Are you one of the many Americans planning to spend around $800 on gifts while holiday shopping? I have one question for you: Why?
Is there an unwritten rule somewhere that says you have to spend beyond your means to shower friends and family with lavish gifts? Or that you need to spend $100 or more on each person in your immediate family?
I’m going to take a guess and say that you’re not looking forward to receiving your credit card bill come January.
Who Cares What Tradition Says?
There’s no reason to get caught in this cycle of financing gifts in the last month of the year. So what if tradition says there should be gifts under the tree for everyone to rip into on Christmas morning? As millennials, aren’t we supposed to be bucking tradition?
That’s exactly the mindset I propose you take this holiday season. I know, it’s easier said than done. Especially when your family or friends are competing to see who can give each other fancier gifts.
Let me ask you: what’s the best present you ever received? I’m willing to bet it wasn’t necessarily the most extravagant thing, especially if you tend to value relationships or experiences over “stuff.”
Likewise, what’s the best present you’ve ever given someone? Probably not the most expensive thing you could have purchased, but maybe the most meaningful.
Stop Spending Hundreds on Gifts That Aren’t Appreciated
The truth is it doesn’t take a lot to make someone happy. A good time with loved ones is what the holidays are all about, and you don’t need to spend hundreds to make that happen.
Think about it – does it feel good to give someone a crazy expensive gift that will simply sit in someone’s garage/attic/living room for years, collecting dust? Or does it feel nice to give someone a less expensive, meaningful gift, knowing they’ll treasure it?
I love receiving practical gifts that I need and will use for a while, or hand-made gifts that took time and care to craft. I don’t like getting gifts that clearly didn’t have any thought put into them. We, as a society, need to stop giving presents just for the sake of giving them. It’s a waste of money and effort, and it usually leads to debt and feelings of guilt from one or both parties.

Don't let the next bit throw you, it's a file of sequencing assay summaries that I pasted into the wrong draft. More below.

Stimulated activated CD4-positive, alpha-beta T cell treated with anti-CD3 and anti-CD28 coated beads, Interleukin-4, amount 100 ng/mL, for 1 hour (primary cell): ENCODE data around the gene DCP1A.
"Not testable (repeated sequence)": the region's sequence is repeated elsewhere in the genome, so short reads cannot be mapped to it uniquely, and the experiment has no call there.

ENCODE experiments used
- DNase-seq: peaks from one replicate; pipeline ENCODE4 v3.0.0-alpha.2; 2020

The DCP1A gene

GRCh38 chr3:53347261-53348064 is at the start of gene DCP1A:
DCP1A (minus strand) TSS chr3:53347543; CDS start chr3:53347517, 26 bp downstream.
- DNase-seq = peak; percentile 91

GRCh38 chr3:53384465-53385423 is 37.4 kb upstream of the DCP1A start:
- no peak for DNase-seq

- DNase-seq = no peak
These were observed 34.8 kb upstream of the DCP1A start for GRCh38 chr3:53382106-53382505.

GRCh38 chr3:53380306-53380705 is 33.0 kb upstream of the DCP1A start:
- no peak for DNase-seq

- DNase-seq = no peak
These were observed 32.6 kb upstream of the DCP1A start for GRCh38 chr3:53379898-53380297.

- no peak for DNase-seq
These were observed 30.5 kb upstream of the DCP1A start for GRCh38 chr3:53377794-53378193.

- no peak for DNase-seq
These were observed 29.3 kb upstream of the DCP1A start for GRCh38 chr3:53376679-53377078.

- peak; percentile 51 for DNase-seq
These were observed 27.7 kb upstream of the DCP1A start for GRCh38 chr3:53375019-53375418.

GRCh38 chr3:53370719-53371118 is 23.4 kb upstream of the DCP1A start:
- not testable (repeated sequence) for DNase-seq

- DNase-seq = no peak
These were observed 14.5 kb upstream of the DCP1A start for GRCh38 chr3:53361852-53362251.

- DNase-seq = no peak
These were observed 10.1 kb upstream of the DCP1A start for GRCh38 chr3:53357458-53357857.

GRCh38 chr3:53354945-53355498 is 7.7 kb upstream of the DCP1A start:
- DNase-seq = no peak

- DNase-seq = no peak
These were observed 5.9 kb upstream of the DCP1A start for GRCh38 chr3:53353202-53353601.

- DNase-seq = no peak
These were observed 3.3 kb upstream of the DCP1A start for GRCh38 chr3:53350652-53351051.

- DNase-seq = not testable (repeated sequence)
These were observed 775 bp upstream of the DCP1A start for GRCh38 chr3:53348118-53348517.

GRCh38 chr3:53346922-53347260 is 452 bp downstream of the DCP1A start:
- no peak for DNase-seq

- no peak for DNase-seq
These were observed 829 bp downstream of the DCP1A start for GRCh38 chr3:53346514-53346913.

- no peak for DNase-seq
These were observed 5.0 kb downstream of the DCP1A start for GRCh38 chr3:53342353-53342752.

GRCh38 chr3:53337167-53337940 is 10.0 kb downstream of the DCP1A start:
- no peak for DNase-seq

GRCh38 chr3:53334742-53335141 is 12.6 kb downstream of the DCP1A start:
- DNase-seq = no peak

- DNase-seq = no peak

Ignoring the Pressure to Spend
Unfortunately, there’s a ton of pressure to spend during this time of year. Even if we avoid the stores, our inboxes get flooded with sales and ads telling us we need to act now.
It can be hard to tune out the advertisements, especially when you’re looking to get a good deal on something. The whole FOMO thing kicks in and you find yourself frantically entering your credit card information.
Thankfully, if you haven’t done any shopping yet, there’s still time to keep your finances together during the holidays. Suggest a different tradition among family and friends, if one exists already. Try a grab bag or a Secret Santa exchange so each person only has to buy one gift, and set a reasonable monetary limit so people don’t go overboard.
Even better, focus on giving people experiences. Your time is just as valuable as your money. If you’re tight on the latter, offer to make someone’s life easier.
There are many different ways you can celebrate the holidays with loved ones – without spending a fortune and going into debt!